At Madras and Bombay, their fortifications were in fair condition, although their troops, besides a few Europeans, were chiefly a rabble of Armenians, Arabs, negroes, and half-breed Portuguese.
The beneficial results for the sultanate of this type of political interaction were that some men of talent had room to rise within the system and thus were less tempted to tear it down and that the responsibilities of government tended to rest in the hands of capable men, whether or not they were the actual rulers.
and upon this account it is that the wise Dutch, in all their general advices that we have seen, write ten paragraphs concerning their government, their civil and military policy, warfare, and the increase of their revenue, for one paragraph they write concerning trade.” Their purpose was now, to quote a letter to Fort St.
George, dated December 12, 1687, to establish “such a Politie of civil and military power, and create and secure such a large revenue, as may be the foundation of a large, well grounded, sure English dominion in India for all time to come.” These instructions show that, to use an Oriental metaphor, the scent of dominion was already in the nostrils of the English Company, that they were by this time on the track of higher game than the profits of trade, and that they were gradually concentrating their operations upon the Indian mainland.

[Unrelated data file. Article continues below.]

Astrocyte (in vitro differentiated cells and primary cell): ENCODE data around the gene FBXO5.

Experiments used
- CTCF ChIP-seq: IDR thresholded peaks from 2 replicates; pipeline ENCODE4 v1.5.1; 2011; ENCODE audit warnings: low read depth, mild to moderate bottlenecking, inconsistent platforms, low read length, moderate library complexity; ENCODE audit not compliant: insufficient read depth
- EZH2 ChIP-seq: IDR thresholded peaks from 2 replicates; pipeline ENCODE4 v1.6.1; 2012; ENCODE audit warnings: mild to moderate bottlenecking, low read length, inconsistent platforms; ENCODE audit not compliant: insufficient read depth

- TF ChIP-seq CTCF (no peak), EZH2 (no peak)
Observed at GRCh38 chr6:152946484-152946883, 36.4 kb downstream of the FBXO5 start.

For local companies, however, the influx often appears to be a death sentence.
Accustomed to dominant positions in protected markets, they suddenly face foreign rivals wielding a daunting array of advantages: substantial financial resources, advanced technology, superior products, powerful brands, and seasoned marketing and management skills.